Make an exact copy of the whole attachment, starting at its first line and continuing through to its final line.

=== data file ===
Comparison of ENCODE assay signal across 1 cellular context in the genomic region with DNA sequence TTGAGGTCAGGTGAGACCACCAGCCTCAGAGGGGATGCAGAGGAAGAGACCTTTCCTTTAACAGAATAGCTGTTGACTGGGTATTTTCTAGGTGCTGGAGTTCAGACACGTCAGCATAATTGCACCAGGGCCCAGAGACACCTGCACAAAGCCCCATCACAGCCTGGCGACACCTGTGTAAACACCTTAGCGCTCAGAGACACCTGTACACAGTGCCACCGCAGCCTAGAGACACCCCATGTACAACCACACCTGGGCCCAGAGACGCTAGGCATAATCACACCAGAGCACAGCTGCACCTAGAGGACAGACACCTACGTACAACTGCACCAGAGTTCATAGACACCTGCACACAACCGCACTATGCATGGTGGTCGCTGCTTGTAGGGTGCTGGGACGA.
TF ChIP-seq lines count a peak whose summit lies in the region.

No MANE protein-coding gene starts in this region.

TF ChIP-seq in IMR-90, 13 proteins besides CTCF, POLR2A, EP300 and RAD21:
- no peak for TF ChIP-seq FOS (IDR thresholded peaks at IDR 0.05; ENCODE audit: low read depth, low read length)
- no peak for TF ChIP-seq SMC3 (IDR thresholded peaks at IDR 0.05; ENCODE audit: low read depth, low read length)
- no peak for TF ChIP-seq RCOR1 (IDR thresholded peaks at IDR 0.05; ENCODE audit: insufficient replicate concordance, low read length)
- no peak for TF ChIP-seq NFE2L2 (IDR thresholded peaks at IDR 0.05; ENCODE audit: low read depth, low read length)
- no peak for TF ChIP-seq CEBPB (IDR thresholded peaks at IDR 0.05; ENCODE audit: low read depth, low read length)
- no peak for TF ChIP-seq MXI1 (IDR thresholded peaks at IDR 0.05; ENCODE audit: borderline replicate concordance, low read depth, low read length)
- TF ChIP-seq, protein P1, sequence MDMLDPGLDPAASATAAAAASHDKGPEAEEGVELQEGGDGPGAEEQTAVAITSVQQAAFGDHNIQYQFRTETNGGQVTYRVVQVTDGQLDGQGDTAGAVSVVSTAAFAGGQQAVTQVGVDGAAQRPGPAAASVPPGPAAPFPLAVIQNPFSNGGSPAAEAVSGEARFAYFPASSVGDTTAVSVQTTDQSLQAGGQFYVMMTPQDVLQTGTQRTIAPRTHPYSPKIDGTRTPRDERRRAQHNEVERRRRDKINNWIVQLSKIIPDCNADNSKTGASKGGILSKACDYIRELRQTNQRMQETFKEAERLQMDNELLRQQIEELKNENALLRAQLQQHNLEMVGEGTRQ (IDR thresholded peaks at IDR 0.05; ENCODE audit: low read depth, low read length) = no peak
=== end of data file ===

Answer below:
Comparison of ENCODE assay signal across 1 cellular context in the genomic region with DNA sequence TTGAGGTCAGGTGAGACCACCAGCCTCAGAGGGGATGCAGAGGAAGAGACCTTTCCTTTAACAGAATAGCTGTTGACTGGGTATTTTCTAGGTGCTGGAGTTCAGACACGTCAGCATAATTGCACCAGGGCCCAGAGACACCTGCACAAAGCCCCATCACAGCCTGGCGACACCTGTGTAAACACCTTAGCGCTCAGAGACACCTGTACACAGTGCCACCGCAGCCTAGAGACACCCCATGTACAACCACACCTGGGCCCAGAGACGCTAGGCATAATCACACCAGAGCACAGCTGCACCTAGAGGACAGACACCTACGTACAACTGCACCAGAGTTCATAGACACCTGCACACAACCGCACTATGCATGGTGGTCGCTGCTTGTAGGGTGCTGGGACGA.
TF ChIP-seq lines count a peak whose summit lies in the region.

No MANE protein-coding gene starts in this region.

TF ChIP-seq in IMR-90, 13 proteins besides CTCF, POLR2A, EP300 and RAD21:
- no peak for TF ChIP-seq FOS (IDR thresholded peaks at IDR 0.05; ENCODE audit: low read depth, low read length)
- no peak for TF ChIP-seq SMC3 (IDR thresholded peaks at IDR 0.05; ENCODE audit: low read depth, low read length)
- no peak for TF ChIP-seq RCOR1 (IDR thresholded peaks at IDR 0.05; ENCODE audit: insufficient replicate concordance, low read length)
- no peak for TF ChIP-seq NFE2L2 (IDR thresholded peaks at IDR 0.05; ENCODE audit: low read depth, low read length)
- no peak for TF ChIP-seq CEBPB (IDR thresholded peaks at IDR 0.05; ENCODE audit: low read depth, low read length)
- no peak for TF ChIP-seq MXI1 (IDR thresholded peaks at IDR 0.05; ENCODE audit: borderline replicate concordance, low read depth, low read length)
- TF ChIP-seq, protein P1, sequence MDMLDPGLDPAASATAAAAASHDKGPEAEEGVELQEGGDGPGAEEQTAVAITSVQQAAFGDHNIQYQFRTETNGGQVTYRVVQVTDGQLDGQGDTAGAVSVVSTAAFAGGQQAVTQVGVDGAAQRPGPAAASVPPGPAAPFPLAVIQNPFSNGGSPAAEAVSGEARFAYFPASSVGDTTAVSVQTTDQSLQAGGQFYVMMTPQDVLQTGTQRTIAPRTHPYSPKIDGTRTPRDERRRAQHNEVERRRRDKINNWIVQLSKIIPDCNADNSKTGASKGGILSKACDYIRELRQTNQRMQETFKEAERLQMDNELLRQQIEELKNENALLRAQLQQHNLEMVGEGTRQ (IDR thresholded peaks at IDR 0.05; ENCODE audit: low read depth, low read length) = no peak